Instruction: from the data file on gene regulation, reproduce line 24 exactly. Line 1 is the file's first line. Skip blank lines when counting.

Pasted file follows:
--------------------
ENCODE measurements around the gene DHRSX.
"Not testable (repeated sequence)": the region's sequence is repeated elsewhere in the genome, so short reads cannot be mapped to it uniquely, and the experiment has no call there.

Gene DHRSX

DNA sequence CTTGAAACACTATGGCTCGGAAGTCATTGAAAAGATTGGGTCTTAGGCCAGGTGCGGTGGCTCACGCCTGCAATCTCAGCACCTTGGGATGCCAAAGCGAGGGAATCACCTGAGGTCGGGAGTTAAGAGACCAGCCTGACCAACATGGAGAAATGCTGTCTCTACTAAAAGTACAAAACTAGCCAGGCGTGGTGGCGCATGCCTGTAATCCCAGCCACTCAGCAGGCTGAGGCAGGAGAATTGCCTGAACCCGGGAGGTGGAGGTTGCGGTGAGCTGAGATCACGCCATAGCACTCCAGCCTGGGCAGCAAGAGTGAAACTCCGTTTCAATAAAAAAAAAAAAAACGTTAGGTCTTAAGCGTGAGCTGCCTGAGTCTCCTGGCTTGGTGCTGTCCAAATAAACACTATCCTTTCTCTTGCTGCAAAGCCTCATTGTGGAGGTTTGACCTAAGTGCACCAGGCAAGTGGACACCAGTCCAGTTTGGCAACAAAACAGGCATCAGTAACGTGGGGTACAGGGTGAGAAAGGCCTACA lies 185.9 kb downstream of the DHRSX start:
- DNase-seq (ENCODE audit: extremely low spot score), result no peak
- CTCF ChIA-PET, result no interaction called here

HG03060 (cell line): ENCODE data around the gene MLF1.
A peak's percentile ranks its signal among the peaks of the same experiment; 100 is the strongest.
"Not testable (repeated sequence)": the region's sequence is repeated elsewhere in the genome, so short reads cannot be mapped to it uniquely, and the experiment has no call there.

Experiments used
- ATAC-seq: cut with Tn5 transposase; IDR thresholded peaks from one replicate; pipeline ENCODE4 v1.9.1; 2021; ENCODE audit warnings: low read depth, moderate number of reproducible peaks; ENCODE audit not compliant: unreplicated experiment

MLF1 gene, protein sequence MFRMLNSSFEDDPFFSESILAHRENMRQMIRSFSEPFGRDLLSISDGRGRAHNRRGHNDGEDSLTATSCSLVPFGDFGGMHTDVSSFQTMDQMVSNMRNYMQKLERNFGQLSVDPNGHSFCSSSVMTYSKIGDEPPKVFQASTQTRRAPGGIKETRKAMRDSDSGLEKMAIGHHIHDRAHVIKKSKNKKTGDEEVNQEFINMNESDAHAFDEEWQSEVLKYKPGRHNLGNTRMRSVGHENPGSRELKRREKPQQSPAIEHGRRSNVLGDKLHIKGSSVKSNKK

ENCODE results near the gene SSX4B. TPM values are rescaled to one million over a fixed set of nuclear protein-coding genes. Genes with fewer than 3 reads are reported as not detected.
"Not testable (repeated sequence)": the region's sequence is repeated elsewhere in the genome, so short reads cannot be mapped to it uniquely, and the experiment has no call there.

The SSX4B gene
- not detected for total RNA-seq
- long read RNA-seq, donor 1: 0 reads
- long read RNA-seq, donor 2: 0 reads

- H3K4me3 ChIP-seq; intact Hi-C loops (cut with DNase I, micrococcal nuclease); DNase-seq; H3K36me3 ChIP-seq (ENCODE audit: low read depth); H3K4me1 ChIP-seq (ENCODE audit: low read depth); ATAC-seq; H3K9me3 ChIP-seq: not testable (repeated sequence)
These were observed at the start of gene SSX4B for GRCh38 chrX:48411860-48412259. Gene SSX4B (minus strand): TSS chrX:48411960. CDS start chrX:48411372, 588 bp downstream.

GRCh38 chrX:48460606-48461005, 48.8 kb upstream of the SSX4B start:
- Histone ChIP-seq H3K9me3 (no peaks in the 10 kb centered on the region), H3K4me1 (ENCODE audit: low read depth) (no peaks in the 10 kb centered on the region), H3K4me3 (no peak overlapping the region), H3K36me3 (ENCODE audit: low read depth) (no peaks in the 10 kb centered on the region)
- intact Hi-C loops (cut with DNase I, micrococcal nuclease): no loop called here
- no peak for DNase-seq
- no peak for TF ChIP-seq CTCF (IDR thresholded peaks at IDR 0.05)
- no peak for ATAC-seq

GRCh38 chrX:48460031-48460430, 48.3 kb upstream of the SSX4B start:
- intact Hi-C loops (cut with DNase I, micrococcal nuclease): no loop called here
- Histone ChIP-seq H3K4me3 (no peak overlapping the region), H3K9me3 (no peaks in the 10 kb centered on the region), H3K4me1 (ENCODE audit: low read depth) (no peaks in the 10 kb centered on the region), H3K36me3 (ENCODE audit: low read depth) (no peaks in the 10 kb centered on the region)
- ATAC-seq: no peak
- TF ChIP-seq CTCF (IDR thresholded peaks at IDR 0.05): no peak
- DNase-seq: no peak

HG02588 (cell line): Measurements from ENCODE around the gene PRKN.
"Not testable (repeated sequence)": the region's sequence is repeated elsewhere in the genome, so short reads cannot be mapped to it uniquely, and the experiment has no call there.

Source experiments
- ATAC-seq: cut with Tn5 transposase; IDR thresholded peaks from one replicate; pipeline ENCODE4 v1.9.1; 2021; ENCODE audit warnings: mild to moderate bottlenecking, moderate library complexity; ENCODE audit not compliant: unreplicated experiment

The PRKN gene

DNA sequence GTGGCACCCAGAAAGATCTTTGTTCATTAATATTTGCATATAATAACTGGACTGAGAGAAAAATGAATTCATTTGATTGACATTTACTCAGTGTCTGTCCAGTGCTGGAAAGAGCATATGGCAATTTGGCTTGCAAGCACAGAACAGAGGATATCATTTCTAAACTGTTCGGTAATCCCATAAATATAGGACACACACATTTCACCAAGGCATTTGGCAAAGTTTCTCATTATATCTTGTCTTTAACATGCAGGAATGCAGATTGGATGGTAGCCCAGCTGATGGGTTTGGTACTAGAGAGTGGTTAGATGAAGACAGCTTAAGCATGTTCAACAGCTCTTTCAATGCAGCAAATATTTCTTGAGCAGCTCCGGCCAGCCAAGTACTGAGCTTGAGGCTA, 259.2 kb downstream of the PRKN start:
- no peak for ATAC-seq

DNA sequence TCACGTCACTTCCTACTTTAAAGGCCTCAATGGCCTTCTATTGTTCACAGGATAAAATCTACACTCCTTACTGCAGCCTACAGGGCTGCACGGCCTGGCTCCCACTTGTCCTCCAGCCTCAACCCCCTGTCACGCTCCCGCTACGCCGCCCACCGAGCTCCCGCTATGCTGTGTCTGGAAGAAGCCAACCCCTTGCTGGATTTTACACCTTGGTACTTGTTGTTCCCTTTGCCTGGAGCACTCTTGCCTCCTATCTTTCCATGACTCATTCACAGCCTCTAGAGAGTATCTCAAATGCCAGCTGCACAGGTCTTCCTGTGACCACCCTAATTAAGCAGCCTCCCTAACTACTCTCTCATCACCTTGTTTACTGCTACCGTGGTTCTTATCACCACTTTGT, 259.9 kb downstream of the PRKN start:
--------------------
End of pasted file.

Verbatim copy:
- no peak for DNase-seq